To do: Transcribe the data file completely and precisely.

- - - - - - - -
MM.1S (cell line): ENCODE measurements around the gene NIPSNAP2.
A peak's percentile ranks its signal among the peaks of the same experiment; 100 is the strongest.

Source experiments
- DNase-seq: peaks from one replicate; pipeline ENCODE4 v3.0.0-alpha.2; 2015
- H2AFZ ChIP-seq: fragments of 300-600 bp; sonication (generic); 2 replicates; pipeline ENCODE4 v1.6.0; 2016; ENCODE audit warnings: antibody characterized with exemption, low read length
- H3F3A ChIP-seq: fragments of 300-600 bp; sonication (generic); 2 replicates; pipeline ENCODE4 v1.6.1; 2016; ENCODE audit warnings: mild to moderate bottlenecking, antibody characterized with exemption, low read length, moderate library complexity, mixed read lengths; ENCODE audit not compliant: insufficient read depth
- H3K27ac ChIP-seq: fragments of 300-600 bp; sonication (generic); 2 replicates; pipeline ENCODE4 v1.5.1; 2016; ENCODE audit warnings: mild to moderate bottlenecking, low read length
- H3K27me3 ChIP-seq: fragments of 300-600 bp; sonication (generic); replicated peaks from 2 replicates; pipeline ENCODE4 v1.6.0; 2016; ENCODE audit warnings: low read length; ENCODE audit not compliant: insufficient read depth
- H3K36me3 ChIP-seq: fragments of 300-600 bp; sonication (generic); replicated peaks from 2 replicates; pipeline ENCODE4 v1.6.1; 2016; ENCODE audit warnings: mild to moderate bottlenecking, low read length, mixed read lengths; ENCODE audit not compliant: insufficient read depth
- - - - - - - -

MM.1S (cell line): ENCODE measurements around the gene NIPSNAP2.
A peak's percentile ranks its signal among the peaks of the same experiment; 100 is the strongest.

Source experiments
- DNase-seq: peaks from one replicate; pipeline ENCODE4 v3.0.0-alpha.2; 2015
- H2AFZ ChIP-seq: fragments of 300-600 bp; sonication (generic); 2 replicates; pipeline ENCODE4 v1.6.0; 2016; ENCODE audit warnings: antibody characterized with exemption, low read length
- H3F3A ChIP-seq: fragments of 300-600 bp; sonication (generic); 2 replicates; pipeline ENCODE4 v1.6.1; 2016; ENCODE audit warnings: mild to moderate bottlenecking, antibody characterized with exemption, low read length, moderate library complexity, mixed read lengths; ENCODE audit not compliant: insufficient read depth
- H3K27ac ChIP-seq: fragments of 300-600 bp; sonication (generic); 2 replicates; pipeline ENCODE4 v1.5.1; 2016; ENCODE audit warnings: mild to moderate bottlenecking, low read length
- H3K27me3 ChIP-seq: fragments of 300-600 bp; sonication (generic); replicated peaks from 2 replicates; pipeline ENCODE4 v1.6.0; 2016; ENCODE audit warnings: low read length; ENCODE audit not compliant: insufficient read depth
- H3K36me3 ChIP-seq: fragments of 300-600 bp; sonication (generic); replicated peaks from 2 replicates; pipeline ENCODE4 v1.6.1; 2016; ENCODE audit warnings: mild to moderate bottlenecking, low read length, mixed read lengths; ENCODE audit not compliant: insufficient read depth